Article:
Cori and I (HartLyss) played inside Dame & Hurdle in the Maine Center at Sixth and Maine. Terry Britton had her artwork for sale and the jewelry store did some major business. Vince and his crew were thrilled and noticed there were quite a few first-timers in the store. How can you live in the Quincy and not know about Dame & Hurdle?

Sixth Street was packed and several people mentioned how nice it was to start an event like this. Start? I believe there were a few events two years ago on Sixth and last year they did one the third Thursday of June, July and August. Sometimes you just gotta keep plugging away and hope people will notice the great things that are happening downtown.

Then again, we work down here and we can't expect the world to come to us. It's about effort and teamwork and getting the message out that downtown Quincy is alive and well.

A big thanks to Joy Berhorst and the staff at Domestics for tirelessly promoting the event and visiting everybody to let them know about the party.

HartLyss will be back at Dame & Hurdle July 18 for the next Summer on 6th Block Party. See you in downtown Quincy!

Thursday, June 20, 2019

Elder's and tradition

SAD TO HEAR Elder's at 18th and State is closing. It's a Quincy restaurant staple. The owners say the building has issues and they are temporarily closed. Employees are saying the closure is permanent. It must be true. It's on the internet, right?

The big loss isn't that we can't get Elder's fried chicken anymore. The big loss is that Elder's is a Quincy tradition. A gazillion Quincyans have gone there simply because it's, well, Elder's. The servers were nice and the food decent and the prices reasonable, and people felt comfortable. There are lots of places like this in Quincy and it's part of the small-town river town charm.

Quincy isn't dying. This isn't the end of the world. We might just make it through the next few days, weeks, months, maybe even years, without Elder's.

Why not relocate? Well, Elder's is Elder's because it's at 18th and State, and it's been there a million years. If you move it, and moving isn't cheap endeavor, there's no guarantee it will work. And there are lots of great choices for restaurants in town, and thank god we aren't talking about Olive Gardens or Red Lobsters.

A restaurant is as much about atmosphere and comfort level as it is about food, service and price. And you really don't need a reason to like a place if you, well, just like it. I'm sure there were tons of local connections and friendships involved with Quincy's love affair with Elder's.

A piece of Quincy goes with Elder's closing, and it's a sad day, indeed.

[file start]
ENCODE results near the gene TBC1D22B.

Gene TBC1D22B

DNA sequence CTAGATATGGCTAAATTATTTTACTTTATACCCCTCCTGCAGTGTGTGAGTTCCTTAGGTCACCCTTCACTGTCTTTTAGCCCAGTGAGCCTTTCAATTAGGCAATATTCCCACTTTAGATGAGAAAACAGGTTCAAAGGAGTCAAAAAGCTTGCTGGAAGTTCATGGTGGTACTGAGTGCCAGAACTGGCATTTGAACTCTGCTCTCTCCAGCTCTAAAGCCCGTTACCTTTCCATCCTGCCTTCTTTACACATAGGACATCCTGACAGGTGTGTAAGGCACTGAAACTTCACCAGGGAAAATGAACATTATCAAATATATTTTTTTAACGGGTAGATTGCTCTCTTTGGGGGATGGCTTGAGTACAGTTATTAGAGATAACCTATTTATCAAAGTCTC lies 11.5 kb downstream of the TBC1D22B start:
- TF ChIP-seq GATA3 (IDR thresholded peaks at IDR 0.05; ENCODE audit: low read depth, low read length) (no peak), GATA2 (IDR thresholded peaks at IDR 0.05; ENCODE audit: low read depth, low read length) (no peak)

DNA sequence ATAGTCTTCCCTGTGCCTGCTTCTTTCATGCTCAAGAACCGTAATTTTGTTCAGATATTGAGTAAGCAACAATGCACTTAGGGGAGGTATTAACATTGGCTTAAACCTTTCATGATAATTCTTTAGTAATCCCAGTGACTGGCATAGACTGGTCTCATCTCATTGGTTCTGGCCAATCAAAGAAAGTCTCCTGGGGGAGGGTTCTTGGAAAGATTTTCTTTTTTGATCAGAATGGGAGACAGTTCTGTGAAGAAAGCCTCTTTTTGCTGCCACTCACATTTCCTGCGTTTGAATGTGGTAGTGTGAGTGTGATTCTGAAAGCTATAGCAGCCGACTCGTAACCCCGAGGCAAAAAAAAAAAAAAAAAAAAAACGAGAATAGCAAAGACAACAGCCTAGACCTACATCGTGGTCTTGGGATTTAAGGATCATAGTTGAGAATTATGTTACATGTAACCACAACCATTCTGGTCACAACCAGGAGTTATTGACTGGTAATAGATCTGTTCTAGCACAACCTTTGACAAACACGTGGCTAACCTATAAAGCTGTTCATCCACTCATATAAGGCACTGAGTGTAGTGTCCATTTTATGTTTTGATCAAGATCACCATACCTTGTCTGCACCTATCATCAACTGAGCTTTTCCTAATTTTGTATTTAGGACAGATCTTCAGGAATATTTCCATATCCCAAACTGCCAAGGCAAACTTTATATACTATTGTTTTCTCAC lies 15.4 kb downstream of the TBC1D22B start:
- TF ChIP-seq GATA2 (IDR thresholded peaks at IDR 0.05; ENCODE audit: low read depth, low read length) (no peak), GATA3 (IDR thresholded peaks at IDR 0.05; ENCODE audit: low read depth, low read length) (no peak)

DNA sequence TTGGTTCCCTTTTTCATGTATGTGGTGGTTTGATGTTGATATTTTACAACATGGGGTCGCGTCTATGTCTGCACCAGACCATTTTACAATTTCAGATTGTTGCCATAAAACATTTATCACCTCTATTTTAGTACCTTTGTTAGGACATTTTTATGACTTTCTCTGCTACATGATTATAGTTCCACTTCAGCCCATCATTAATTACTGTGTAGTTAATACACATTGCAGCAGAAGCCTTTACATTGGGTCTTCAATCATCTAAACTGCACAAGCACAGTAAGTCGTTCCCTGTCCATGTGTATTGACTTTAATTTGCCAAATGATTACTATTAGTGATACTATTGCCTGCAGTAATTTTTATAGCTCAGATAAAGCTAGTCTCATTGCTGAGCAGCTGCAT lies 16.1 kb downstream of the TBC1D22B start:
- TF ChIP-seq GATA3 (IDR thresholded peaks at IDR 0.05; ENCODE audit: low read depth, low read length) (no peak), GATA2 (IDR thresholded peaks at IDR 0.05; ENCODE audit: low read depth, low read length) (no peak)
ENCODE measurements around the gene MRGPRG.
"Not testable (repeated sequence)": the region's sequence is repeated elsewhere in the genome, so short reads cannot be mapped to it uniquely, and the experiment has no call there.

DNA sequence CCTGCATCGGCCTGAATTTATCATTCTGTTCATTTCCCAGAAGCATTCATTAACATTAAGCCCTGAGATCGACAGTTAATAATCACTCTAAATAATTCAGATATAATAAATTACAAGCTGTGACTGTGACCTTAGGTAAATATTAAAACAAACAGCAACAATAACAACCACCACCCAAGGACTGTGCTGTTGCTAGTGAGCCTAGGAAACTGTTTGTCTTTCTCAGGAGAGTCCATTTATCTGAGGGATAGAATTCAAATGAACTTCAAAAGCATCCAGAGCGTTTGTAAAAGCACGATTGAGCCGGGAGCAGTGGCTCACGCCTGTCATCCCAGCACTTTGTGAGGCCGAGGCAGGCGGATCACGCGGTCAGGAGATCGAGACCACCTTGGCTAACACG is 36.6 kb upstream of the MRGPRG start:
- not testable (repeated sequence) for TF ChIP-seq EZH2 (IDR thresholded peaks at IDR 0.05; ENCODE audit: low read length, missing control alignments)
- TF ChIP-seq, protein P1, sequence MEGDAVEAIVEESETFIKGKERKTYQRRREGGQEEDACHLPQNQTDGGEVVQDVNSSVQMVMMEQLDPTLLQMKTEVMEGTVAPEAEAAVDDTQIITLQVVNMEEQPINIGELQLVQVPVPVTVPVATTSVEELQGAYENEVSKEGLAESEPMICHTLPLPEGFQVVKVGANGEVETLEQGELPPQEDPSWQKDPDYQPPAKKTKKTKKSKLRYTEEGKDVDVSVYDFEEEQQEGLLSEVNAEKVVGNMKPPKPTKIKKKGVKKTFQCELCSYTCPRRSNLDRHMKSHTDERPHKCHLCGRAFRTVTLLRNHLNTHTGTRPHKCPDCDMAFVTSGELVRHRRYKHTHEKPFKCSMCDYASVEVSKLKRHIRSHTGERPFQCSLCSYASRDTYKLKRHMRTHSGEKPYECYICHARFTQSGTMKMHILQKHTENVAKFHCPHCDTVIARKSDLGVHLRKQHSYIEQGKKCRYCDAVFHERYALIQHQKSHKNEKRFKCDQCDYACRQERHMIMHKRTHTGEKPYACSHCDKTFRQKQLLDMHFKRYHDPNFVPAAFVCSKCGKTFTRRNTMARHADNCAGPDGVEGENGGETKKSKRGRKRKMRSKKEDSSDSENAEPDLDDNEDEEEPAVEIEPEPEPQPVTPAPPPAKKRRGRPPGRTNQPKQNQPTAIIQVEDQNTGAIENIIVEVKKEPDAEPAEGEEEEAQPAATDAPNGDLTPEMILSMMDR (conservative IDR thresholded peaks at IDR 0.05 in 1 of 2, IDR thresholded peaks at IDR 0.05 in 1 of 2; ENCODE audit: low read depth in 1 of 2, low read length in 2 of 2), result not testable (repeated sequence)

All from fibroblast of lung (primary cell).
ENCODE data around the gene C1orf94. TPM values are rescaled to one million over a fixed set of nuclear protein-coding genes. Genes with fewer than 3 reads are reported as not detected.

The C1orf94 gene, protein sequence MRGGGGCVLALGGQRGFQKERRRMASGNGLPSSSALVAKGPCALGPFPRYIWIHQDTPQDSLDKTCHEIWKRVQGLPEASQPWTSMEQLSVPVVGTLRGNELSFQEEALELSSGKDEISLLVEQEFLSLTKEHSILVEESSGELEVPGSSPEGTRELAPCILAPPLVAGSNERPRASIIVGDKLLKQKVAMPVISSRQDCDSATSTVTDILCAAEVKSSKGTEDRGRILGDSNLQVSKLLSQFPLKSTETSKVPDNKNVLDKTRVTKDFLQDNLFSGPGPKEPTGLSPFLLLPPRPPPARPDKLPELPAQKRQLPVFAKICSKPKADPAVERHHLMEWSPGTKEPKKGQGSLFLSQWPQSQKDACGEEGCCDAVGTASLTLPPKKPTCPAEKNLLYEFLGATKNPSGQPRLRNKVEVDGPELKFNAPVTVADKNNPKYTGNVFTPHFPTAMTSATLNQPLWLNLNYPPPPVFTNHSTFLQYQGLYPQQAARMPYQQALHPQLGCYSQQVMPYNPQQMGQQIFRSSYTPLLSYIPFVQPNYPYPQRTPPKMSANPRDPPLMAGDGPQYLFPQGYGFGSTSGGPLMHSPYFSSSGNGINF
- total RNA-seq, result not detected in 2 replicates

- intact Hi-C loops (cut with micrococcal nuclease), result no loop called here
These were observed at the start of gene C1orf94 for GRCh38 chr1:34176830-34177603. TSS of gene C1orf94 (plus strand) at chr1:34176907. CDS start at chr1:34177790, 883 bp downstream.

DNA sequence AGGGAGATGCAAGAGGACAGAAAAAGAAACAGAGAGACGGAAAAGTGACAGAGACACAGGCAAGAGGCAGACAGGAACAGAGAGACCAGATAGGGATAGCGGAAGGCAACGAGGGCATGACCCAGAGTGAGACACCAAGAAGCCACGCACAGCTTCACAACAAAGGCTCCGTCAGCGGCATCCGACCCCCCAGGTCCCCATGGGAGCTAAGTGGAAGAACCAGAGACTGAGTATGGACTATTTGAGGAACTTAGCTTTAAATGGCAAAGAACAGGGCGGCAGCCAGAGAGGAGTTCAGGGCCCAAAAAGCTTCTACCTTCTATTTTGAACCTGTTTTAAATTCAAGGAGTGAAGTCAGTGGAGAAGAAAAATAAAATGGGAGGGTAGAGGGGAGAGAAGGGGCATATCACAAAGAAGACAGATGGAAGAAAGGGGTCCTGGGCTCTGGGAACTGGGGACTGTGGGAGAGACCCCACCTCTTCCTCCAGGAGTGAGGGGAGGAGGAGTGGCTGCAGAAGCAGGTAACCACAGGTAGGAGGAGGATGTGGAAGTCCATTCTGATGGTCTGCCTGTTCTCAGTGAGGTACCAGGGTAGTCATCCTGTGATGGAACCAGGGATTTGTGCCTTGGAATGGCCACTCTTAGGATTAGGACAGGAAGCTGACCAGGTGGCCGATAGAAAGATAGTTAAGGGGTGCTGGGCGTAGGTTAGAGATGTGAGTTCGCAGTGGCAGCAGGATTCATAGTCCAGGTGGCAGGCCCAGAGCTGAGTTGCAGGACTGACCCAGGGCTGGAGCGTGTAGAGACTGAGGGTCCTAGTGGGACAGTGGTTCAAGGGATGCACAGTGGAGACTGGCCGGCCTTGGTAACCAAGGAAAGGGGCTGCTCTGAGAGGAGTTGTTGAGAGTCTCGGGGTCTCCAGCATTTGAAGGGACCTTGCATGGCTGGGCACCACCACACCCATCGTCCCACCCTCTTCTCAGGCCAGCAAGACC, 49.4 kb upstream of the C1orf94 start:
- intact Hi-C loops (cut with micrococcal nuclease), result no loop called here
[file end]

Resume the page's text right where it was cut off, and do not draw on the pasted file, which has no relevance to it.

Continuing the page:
Wednesday, June 19, 2019

Blame Mike Terry and Bosch

LOOK. I REALLY like and respect Mike Terry, the hall of fame Quincy High School tennis coach and John Wood Community College teaching legend. He's a great guy. His son, Jake, is one of my favorite guitar students. Mike is knowledgeable about pop culture and music. He's often in EFB drinking coffee, reading and pondering life.

Again, I really like him. But right now, specifically this very yawn-filled minute, I hate him. A lot.

A week or so ago Mike was in the store and told us about an Amazon Prime series called Bosch. Sheryl started watching it and couldn't stop. Then she sucked me into the Bosch vortex. Last Sunday we watched almost every episode of season two and I was hooked. Last night I started watching season one and it was the same thing. What a great series.

So I got about four hours of sleep and I'm literally walking into walls right now. Thanks, Mike. It's not like I have a bunch of guitar lessons and a HartLyss show tonight at Spring Lake Country Club. Nah. More coffee, please.

The show is about a Los Angeles detective, Harry Bosch, who is the good guy but struggles to play by the rules. In the first season he deals with a civil lawsuit over a shooting, tries to reconnect with his daughter and chases a serial killer. There are three or four stories always at play and the series writers do an excellent job of tying everything together.

It's like Game of Thrones with less killing. It sucks you in and you can't stop. You. Can't. Stop. Last night it was nearly midnight and I got to the end of an episode in season one and I could barely keep my eyes open, yet I couldn't not watch the next episode - I mean, the serial killer just smothered his mom to death, for crying out loud.

Sheryl says it gets even better is season three and beyond. I think she's up to season five or six by now. The next time I can binge watch is Sunday, so guess what we're doing?

"I need to watch season three again anyway. There's a lot of stuff I missed," she said "Once you know how it ends you gotta go back and catch the clues they were giving you."

The great thing about things like Netflix and Amazon Prime is that they have tons of shows like this but there are no commercials and you can watch as much or as little as you want. I know a lot of people who will wait until a season is done before they watch any episodes - they want to see them all together in one long ride.

Anyway, I'd like to thank Mike for the suggestion and curse him for losing sleep. At least I'll get some tonight. Unless I start watching Bosch again.